by Genivieve McCormick
During these first few days on Palau, I’ve often found myself wondering, “What will this place look like hundreds of years from now?” Untamed jungle covers much of the land area, and many of the reefs are as close to pristine as you will find these days. I’ve learned that Palau is proud of its many regulatory efforts to allow its people to live in harmony with the environment in a way that is sustainable and preserves the natural beauty of its many islands. Solar power is even installed on many of the buildings.
Guam on the other hand, with its larger population and sizeable, soon-to-be larger military presence, is beginning to struggle with finding a balance between urban development and adequate environmental conservation. I was able to observe the anthropogenic effects that are evident on the marine environment in Apra Harbor, where remnants of sunken vessels are becoming the new homes for a less diverse array of organisms. With the dredging planned for the harbor to make room for an aircraft carrier, parts of the reef will be a total loss, while sedimentation will roll downhill and harm an even larger number of corals. This will lead to an even larger loss of biological diversity in the area.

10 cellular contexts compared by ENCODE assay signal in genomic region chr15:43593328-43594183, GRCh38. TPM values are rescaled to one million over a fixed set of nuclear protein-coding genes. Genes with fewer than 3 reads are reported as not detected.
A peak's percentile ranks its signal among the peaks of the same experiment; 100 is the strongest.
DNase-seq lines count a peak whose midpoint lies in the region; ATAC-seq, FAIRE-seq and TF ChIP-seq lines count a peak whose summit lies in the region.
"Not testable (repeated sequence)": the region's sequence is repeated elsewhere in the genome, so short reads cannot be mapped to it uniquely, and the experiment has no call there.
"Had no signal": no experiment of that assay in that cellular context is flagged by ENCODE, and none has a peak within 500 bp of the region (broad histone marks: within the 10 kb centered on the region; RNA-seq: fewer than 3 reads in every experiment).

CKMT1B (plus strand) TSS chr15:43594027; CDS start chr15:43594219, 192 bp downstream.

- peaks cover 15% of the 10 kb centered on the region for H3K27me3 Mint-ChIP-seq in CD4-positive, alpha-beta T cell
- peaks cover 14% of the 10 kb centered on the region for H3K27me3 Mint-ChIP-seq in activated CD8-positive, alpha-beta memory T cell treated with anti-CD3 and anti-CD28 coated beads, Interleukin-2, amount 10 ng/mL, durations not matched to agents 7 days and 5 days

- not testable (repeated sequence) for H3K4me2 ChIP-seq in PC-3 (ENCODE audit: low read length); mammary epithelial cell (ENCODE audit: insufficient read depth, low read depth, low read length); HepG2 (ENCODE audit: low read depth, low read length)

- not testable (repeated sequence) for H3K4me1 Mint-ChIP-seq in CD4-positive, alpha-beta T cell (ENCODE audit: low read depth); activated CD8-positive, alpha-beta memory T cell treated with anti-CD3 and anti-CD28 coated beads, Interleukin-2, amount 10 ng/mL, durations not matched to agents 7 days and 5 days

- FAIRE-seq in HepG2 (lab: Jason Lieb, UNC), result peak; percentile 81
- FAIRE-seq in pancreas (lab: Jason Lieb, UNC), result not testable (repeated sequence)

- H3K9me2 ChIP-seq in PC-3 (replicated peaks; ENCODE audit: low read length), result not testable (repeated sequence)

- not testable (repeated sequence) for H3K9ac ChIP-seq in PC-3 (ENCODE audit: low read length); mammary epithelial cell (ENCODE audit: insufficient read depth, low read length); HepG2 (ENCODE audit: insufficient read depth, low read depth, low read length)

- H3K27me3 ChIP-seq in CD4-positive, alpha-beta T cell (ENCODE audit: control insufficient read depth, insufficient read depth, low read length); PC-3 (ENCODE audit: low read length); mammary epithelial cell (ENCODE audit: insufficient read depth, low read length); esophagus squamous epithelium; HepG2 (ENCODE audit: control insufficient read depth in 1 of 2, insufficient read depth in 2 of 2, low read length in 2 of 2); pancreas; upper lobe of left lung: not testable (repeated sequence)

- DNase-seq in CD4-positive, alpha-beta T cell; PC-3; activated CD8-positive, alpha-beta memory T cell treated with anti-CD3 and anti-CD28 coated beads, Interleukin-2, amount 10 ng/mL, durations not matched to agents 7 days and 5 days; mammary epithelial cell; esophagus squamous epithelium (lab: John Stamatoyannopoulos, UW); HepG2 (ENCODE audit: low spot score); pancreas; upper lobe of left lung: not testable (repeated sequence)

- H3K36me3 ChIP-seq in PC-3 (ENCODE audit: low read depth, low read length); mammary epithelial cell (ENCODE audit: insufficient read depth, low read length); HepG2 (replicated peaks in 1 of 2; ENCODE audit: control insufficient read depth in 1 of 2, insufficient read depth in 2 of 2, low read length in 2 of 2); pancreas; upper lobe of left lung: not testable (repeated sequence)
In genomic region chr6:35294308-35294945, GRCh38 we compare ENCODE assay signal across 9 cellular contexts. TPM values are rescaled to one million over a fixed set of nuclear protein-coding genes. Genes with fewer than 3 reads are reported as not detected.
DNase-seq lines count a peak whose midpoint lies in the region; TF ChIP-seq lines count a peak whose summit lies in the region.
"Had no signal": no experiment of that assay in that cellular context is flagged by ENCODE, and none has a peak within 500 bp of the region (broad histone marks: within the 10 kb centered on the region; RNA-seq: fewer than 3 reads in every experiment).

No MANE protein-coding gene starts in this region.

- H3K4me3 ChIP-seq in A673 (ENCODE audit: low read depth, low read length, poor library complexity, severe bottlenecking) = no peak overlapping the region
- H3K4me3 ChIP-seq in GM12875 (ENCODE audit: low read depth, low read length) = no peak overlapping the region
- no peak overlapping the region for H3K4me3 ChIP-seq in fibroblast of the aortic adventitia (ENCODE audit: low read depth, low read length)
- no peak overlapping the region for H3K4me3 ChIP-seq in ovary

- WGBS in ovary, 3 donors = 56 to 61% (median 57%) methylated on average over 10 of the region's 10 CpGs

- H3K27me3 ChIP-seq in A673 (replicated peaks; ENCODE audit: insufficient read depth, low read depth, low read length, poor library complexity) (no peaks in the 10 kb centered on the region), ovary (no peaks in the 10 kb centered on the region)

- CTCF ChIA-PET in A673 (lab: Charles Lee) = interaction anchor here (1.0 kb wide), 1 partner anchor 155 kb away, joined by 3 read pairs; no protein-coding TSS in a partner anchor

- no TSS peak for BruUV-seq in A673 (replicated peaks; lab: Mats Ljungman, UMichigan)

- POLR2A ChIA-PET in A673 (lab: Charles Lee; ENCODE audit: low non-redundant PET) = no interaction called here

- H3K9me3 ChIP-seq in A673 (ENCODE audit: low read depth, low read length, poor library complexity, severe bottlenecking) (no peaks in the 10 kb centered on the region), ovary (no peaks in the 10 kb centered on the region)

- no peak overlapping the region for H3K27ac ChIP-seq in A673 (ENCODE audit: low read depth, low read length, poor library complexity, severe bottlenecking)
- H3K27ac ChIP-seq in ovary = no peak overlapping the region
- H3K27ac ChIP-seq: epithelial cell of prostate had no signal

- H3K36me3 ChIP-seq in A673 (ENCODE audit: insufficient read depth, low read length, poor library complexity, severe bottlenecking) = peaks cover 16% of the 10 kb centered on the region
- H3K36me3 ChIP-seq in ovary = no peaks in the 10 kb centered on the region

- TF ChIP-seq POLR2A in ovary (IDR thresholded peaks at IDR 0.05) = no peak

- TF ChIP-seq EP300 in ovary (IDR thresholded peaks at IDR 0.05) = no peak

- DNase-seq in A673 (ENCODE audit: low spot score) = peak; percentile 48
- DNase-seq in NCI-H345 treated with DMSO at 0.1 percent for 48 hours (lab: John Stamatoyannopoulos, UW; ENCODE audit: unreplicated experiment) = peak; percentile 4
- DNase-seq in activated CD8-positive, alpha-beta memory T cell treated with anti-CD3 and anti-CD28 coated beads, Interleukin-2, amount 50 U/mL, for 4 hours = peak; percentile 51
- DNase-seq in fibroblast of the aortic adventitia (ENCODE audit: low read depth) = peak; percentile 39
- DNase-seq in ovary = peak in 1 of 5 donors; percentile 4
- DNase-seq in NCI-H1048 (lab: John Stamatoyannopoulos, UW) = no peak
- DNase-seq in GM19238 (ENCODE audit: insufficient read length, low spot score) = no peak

As Guam becomes more populated, the reefs face more pressure from overfishing and damage from pollution. Palau doesn’t want to become like Guam, which is losing its diversity in wildlife both in and out of the sea. There are very few birds on Guam due to the great success of the invasive Brown Tree Viper, and only seven fruit bats remain on the island, whereas in Palau, the fruit bats are not threatened and are even a delicacy in local restaurants.
When it comes to conservation and protection of both marine and terrestrial life, Guam and Palau are two of the few biological gems that exist in the world. After experiencing these environments first-hand, and learning about the demand for qualified experts to help ensure that they stay that way, it makes me look forward to attending the University of Guam for graduate school and using the education I gain to help protect the marine and terrestrial life here through direct research and environmental policies.
Genivieve McCormick is a senior working toward a B.S. in environmental studies.